At some point in time in our adult lives, unfortunately, it’s likely that each of us will experience the death of a loved one or friend—and it will require us to approach our immediate supervisor or manager to inform them of the situation.
The most immediate issue that comes into play in a situation such as this is that death in the workplace is an especially awkward manifestation of our society’s general discomfort with grief. In a properly functioning workplace, there are boundaries between ourselves and others in the way we dress, the way we speak together, the way we behave, and the emotions that we share. When a death or a loss situation is present—many of these workplace “norms” get thrown out the window. Someone passing away is part of our personal lives, but it is so important and affects us so deeply that it does impact our professional lives as well.
Of course, this is not necessarily an easy task when you are feeling vulnerable and grief-stricken. However, it also doesn’t have to be an overly complicated one either—and your boss doesn’t have to make it so. Here’s how to deal with grief in the workplace, as well as some tips for managers and business leaders on how to help an employee who is dealing with loss.
When a Sudden and Unexpected Tragedy Occurs
If you have experienced a sudden death in the family, contact your immediate supervisor or your human resources department to give them whatever details you may be aware of at this point. For instance, “My grandmother died. Her funeral is on Wednesday and I’ll be back in the office again on [date].”
However, if the death is of a spouse, child, parent, or sibling, know that these individuals are usually considered immediate family. Tell your supervisor, “My spouse passed away. The funeral is on Wednesday and I have no idea when I’ll be back in the office. The funeral will be at [location] and it’s an open ceremony.” Only provide that information if you are fine with your supervisor sharing the details with your co-workers and if you don’t mind having people from your office attend the ceremony or visitation. You shouldn’t feel as if you need to personally send an email to your co-workers to break the news. If you have the wherewithal (and it’s okay if you don’t), set up an auto-responder saying that there has been a death in your family and that a specific person is the point person while you are away. Make sure you provide that individual’s contact information with their approval.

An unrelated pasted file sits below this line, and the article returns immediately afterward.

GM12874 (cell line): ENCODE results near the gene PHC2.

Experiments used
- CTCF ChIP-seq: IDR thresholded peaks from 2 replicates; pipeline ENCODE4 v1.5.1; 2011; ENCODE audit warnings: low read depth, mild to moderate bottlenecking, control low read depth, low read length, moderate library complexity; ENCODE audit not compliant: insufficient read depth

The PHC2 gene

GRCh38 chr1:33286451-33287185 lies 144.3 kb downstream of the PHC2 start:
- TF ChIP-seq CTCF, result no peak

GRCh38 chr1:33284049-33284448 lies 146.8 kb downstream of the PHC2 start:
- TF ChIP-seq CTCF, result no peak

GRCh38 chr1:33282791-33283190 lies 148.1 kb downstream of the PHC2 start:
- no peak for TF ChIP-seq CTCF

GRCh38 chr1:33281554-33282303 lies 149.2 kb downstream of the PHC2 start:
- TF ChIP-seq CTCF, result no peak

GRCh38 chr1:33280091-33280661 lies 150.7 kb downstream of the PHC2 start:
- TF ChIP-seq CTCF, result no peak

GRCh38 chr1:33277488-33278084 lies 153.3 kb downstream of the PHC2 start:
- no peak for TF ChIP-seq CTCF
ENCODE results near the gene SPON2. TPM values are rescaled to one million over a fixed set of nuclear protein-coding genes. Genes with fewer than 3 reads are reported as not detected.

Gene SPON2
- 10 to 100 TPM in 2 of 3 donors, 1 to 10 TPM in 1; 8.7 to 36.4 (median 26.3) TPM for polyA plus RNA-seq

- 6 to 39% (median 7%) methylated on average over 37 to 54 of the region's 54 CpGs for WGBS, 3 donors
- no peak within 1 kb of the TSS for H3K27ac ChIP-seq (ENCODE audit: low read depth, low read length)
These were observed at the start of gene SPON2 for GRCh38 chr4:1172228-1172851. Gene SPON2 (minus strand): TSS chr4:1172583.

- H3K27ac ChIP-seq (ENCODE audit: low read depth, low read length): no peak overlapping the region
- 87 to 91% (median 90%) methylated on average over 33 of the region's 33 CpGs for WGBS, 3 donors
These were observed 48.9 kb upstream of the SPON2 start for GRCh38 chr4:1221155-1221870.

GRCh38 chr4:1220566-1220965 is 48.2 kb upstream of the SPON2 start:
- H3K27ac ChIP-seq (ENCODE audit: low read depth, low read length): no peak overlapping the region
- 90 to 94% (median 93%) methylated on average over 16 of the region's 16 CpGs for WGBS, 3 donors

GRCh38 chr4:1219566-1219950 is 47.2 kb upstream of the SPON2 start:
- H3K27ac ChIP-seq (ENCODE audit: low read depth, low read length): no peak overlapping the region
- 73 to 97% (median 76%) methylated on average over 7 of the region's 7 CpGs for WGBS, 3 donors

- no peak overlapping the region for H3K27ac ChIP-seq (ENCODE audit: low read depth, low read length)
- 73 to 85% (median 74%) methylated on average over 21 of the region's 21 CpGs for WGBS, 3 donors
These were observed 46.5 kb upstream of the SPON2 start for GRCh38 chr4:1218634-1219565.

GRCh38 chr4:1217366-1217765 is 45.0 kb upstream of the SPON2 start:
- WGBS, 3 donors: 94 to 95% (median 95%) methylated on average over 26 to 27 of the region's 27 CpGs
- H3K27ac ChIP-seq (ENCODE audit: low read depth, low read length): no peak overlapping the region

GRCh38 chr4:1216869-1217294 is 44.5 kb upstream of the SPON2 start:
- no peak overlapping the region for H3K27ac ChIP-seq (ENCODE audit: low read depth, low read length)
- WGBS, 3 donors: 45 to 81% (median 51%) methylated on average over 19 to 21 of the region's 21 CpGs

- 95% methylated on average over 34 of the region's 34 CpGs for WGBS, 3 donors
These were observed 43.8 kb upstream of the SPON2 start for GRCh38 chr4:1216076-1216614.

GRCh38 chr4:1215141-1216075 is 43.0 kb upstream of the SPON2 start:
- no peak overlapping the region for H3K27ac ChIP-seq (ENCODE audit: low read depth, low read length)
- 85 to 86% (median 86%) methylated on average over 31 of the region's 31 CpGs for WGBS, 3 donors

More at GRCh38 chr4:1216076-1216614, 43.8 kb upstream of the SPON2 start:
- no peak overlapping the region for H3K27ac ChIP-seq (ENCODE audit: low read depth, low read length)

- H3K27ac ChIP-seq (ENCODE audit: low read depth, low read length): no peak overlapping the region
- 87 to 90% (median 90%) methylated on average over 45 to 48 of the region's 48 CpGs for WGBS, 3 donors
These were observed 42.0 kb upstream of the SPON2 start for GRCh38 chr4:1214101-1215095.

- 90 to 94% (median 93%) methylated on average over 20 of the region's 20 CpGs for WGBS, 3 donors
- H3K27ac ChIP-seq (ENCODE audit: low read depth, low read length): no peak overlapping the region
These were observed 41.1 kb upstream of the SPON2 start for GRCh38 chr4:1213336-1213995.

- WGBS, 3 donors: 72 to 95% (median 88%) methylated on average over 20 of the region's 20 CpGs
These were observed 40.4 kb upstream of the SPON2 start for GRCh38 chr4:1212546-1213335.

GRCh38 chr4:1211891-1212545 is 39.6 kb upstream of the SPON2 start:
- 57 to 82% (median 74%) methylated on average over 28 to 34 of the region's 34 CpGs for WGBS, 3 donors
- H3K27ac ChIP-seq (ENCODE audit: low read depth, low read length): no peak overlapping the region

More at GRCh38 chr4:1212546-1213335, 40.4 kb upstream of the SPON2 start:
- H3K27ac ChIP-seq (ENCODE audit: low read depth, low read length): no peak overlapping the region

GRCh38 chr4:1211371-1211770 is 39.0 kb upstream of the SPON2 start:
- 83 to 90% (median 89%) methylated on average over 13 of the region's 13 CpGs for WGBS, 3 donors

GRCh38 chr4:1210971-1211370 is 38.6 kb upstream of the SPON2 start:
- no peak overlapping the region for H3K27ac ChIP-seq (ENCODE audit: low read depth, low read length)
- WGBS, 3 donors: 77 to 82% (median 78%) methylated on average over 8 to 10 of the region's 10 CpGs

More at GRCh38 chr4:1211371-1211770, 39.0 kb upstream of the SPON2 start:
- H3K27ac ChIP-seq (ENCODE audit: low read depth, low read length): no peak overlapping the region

How a Business Leader and Company/Office Should Cope
First off, show compassion to the employee. Do not press them for details or make them feel like they are being interrogated. We have read horror stories about managers asking for a note from the funeral director and even requesting a death certificate of the deceased. These are major no-nos! Don’t even think about taking that route if you value your employee at all. It’s likely they are feeling overwhelmed and stressed right now and the last thing that is on their mind is work and other responsibilities. At the same time, the company should follow some specific rules when handling this employee’s absence and loss.
The company should contact the funeral home to find out what the appropriate observance would be. Remember, some religions or cultures may welcome flowers and others may not. Or, a certain color flower may be desired, while other types of colors of flowers may not be. Also, if the obituary names a charity or organization to support, it is also appropriate to make a donation there. Co-workers, so long as they are invited, can show their support for their colleague by attending any public mourning event.
It is especially important to note that the company should be careful to not express condolences or make any sort of official announcement on social media. There have been instances where immediate family members of the deceased found out about the death of their loved one this way and it is shocking.
Additionally, a company should make every effort to be flexible. It is understandable that there are rules and policies to follow, but showing kindness is also important. As a supervisor, you will discover that your employee will be much more willing to go above and beyond when they are fully recovered from their grief if you show some compassion and understanding to them at this time. While we have such a short period of time in our culture for recognizing grief in the workplace, usually three to five days, it is unrealistic to expect an employee to come back and get on with things this quickly.
BLT Strategies regularly coaches both employees suffering from grief and employers who are looking to ensure their workers are taken care of during life changing events. For more information on our service offering, visit www.BLTStrategies.com.